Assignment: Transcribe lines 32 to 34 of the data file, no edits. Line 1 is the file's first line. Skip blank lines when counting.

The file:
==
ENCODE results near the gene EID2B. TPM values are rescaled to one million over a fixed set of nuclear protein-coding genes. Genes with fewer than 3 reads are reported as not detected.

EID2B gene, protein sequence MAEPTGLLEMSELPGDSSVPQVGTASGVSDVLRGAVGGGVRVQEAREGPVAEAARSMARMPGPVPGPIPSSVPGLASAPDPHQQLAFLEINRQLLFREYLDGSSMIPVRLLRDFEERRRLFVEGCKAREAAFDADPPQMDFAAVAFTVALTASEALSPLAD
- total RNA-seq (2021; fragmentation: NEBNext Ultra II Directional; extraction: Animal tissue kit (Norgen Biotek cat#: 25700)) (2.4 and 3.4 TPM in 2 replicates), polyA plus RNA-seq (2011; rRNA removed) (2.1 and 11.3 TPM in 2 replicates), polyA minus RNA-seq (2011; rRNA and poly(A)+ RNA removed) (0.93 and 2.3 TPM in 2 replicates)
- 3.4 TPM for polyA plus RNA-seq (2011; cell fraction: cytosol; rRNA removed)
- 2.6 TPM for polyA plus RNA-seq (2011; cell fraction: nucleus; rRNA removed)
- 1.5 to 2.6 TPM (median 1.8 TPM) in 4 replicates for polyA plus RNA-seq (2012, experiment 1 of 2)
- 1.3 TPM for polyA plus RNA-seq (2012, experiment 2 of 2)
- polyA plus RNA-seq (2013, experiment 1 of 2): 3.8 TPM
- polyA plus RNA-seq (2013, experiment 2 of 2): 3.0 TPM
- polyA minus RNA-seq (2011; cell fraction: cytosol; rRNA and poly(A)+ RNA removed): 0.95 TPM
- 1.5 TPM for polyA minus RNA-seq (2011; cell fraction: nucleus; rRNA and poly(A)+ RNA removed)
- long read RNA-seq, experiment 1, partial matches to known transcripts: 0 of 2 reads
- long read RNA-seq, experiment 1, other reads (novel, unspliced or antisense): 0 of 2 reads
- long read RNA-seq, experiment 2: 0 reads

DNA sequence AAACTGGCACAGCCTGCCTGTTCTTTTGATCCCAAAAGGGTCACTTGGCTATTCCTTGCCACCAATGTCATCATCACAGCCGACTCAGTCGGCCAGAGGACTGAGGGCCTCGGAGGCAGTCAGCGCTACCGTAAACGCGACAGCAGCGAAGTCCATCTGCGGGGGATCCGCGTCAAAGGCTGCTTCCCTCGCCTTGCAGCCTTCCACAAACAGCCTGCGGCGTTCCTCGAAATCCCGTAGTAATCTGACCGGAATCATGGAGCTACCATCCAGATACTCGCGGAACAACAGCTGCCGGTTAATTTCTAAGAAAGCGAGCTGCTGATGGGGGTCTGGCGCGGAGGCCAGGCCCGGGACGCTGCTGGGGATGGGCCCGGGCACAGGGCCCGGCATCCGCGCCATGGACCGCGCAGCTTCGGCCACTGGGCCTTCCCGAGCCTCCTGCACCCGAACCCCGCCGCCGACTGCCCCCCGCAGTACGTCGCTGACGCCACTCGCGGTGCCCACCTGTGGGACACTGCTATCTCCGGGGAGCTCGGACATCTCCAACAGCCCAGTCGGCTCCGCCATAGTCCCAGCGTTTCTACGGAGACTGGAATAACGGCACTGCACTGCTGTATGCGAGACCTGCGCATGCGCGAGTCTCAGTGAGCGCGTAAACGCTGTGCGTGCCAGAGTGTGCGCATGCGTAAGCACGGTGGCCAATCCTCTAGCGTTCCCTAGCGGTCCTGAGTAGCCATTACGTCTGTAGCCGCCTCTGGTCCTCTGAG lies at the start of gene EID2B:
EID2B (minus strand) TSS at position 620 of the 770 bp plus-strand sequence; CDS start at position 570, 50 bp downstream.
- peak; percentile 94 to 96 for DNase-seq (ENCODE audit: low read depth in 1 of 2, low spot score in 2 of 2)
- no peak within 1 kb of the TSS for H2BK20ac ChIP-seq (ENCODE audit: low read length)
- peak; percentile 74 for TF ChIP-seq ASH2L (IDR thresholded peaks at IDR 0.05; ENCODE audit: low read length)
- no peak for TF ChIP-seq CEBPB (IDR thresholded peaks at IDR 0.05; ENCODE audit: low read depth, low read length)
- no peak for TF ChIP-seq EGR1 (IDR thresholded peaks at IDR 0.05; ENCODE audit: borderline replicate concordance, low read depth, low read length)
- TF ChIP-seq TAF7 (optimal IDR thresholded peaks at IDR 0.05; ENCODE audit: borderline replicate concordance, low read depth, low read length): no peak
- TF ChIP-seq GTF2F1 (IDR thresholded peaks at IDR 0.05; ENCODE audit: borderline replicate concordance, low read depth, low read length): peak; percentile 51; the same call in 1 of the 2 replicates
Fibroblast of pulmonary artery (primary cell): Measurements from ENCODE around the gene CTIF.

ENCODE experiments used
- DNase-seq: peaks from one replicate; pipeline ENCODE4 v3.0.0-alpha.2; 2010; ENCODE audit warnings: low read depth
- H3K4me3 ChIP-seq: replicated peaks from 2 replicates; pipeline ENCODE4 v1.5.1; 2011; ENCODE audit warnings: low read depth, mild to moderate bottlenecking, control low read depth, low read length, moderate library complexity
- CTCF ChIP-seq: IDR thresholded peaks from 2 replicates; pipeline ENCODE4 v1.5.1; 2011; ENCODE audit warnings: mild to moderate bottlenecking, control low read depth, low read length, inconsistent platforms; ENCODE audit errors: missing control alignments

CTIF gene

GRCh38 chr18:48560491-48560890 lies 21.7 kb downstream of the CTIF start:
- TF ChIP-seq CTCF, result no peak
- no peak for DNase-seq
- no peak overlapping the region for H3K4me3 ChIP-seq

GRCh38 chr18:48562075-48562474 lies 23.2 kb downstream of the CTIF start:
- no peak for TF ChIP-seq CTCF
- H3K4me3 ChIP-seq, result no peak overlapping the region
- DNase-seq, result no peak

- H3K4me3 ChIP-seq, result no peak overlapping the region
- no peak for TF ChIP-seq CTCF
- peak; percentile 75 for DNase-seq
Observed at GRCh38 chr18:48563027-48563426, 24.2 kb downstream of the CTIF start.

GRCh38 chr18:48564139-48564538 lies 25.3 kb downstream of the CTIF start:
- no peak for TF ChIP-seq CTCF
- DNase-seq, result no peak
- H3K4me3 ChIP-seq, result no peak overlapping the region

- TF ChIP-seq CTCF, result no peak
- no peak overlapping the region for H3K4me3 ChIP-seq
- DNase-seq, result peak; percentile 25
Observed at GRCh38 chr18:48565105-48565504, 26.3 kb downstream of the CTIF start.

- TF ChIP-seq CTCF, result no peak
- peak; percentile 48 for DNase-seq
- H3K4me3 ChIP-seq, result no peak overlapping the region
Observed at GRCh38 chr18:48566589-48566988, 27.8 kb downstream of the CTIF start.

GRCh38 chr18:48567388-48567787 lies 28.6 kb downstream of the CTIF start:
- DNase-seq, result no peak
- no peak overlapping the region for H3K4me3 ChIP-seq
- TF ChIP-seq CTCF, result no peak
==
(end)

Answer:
- no peak for DNase-seq
- no peak overlapping the region for H3K4me3 ChIP-seq

GRCh38 chr18:48562075-48562474 lies 23.2 kb downstream of the CTIF start: